I sit among them, almost counting them as friends, but never having met them. I can almost hear their words calling to me from between the hardcover book ends. They sit on my shelf day after day waiting for me to open them and listen even this far past their mortal lives. Sometimes I wonder if they really care to be read or not. They must, otherwise they would not have taken the time to write their words for posterity, for the next generation of people to read them. Some, I think, like George Washington, as plain spoken and honest as he was, would be almost embarrassed to know that others are reading his letters written to Martha or members of his circle of friends. It is like peering over someone’s shoulder and injecting one’s self into their personal lives. Surely, he was aware that his farewell address would be read dozens if not thousands of times over, and knowing this, took appropriate time to elucidate his thoughts so that future generations would be clear on what me meant. His thoughts to Martha less so, yet providing me and others like me an insight into who he truly was.
     Mark Twain begs to be read, almost demands it, even now. The little gold letters that denote his name on the book binding almost grab my arm each day as I make my way past my bookshelf. He has so much to say, and did say during his lifetime that even now his words carry weight for those willing to pry open the book and revel in his prose. His self assured style and easy way with phrases invite even the most skeptical reader to engage his mind as it is printed on the page. It is as though wandering through a golden harvest, reeds blowing in the warm summer wind with the sun warming your arms and face just enough, resting near a flowing stream, and laughing occasionally. His words fall off the page and into the mind. The South lives through him.
     James Madison, the most plain spoken of the Founders wants you to peruse his thoughts as his person sits on the shelf between the thin pages of his collected works. Thin pages in order to house his prodigious mind and erudite thoughts that might take up the entire shelf. To look for answers to the questions of governance, he beckons the reader open, peruse, search his musings and letters to understand this American he helped create. His collection is made up of his personal letters, his articles that made up the Federalist Papers and his magazine articles espousing proper citizenship in the still young Republic searching for its identity. He still has sage advice even these many years hence, but no one wants to listen, an old man in a time long past with seemingly no relevance today. Ask him, and he might respond by saying there is no question that cannot be better answered through the sound reasoning of experience. He would be right.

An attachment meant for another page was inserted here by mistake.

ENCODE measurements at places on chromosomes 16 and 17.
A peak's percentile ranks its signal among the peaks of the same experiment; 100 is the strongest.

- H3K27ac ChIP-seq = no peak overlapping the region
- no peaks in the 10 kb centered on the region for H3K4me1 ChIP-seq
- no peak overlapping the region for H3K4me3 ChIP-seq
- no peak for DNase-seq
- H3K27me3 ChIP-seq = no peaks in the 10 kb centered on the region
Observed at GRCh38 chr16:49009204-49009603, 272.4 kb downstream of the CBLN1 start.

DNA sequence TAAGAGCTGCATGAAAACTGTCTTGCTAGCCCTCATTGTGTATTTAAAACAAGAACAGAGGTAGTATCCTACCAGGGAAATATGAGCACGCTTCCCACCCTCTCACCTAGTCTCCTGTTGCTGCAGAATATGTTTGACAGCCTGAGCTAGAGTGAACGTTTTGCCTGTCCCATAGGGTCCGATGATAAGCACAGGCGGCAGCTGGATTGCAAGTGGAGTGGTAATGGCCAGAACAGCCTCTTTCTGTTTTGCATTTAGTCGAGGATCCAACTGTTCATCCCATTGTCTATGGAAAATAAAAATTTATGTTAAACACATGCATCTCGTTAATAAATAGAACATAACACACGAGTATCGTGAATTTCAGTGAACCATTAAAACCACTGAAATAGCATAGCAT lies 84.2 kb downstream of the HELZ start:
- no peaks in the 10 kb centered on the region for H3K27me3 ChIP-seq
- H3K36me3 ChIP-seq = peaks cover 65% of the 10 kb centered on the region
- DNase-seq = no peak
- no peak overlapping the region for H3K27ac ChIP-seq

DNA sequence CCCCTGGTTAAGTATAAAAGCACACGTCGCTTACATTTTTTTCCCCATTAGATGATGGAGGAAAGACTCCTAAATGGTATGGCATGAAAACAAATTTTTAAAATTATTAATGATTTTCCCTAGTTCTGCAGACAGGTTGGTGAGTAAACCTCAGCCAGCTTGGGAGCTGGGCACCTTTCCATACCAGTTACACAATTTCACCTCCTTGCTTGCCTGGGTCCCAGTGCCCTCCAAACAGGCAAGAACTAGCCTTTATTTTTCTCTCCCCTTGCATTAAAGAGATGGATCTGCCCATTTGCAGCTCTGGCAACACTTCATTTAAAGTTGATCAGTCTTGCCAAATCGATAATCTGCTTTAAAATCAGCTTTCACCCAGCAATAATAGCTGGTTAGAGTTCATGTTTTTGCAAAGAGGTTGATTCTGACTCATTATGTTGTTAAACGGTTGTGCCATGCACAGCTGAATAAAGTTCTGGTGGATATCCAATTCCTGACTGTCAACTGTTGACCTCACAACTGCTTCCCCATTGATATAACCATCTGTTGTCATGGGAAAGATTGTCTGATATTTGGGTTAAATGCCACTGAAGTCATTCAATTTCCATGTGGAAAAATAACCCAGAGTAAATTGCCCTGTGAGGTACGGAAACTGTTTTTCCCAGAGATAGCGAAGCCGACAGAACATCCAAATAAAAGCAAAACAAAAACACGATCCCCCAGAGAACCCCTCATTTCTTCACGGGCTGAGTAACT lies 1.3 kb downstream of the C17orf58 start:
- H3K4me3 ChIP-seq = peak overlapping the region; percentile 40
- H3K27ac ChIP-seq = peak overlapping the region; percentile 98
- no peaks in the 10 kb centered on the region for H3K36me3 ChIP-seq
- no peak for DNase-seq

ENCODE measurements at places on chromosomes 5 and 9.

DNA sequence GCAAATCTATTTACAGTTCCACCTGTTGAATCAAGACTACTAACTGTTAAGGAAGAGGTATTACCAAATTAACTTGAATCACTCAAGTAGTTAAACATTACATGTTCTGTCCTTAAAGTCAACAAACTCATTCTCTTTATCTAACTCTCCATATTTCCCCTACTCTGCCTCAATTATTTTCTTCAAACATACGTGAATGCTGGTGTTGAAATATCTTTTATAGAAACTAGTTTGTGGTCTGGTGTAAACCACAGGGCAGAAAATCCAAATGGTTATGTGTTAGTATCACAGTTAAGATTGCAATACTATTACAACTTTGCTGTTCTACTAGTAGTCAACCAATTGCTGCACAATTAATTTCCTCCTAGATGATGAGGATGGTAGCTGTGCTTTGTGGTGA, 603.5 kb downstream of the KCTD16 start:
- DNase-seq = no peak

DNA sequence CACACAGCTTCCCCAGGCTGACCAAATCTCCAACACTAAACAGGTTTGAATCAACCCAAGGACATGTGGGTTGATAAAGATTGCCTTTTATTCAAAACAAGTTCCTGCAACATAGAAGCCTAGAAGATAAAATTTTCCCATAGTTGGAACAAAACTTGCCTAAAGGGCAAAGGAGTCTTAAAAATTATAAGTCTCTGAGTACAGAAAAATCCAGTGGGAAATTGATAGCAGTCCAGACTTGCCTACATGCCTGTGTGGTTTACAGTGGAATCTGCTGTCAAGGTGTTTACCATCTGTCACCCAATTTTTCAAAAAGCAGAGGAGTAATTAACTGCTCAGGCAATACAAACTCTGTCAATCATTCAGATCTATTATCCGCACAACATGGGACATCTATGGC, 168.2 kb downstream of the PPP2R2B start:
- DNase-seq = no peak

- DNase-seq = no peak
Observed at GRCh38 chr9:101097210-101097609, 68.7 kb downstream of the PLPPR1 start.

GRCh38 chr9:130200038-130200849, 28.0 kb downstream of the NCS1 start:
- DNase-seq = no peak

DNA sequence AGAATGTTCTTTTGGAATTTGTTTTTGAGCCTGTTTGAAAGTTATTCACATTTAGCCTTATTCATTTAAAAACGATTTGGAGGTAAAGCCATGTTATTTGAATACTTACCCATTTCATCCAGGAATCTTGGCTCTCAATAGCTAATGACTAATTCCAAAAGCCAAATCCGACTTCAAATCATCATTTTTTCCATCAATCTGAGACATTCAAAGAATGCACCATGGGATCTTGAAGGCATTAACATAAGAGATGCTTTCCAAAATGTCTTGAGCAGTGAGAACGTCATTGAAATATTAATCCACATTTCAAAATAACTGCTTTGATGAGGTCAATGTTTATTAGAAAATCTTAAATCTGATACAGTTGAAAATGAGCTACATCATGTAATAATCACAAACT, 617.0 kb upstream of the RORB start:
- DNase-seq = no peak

Thomas Jefferson, Jack London, Henry David Thoreau, Ralph Waldo Emerson, George Washington Carver, Frederick Douglass all wait patiently for their brilliance to be digested. The Zen monks in Japanese Death Poems, haiku written at the moment of death, also have something to say, and impassively endure the passage of time on my shelf. Even Louis XIV has to wait his turn in my salon, much to his annoyance in having to wait. This kings do not do. Napoleon, Dante, Flaubert, and even Gene Tunney all have to linger as I make my way to them, one no greater than the next. The words of Laura Cereta, prophetic as they were, of Christine de Pisan, and Elizabeth I look to be unearthed again as I search through their tales not having to look hard for diamonds of wisdom as they litter the literary earth they sit upon.
     They all wait, knowing that their turn is coming, but anxious to impart what they have to say. I am more than willing to listen for our answers, my answers, can still be found in our collective past. David Christian calls it collective learning, the ability that humans possess to pass on our knowledge to future generations unlike other animals who acquire knowledge and die with it, leaving their kin to learn the same lessons alone, suffering the same fates, unable to access the knowledge of their forebears. For us? All too often we cast aside that collected wisdom under the impression that the past has nothing relevant for the now, or for the future. Decisions are made too often on impulse or emotion without careful consideration for what came before us, preferring to blindly decide based on intuition and chance as opposed to thought, research, and listening to those that walked before us, accessing their guidance. In many cultures, it is that sensitivity to the past that allows them greater depth of thought in the present. Some call it ancestor worship, but I call it wisdom. They wrote and preserved their thoughts for us because they knew, instinctively, that what they had to say was important. We casually cast aside those words for as children often do, we think we know better than our parents. Most of the time we don’t. More often than that, we don’t realize that fact until it is too late, or until we become parents ourselves.
     So, there they sit on my bookshelf, waiting their turn. It will come, they know it and so do I. The answers are there, I just have to ask the question and be willing to listen. I wonder what they will tell me next?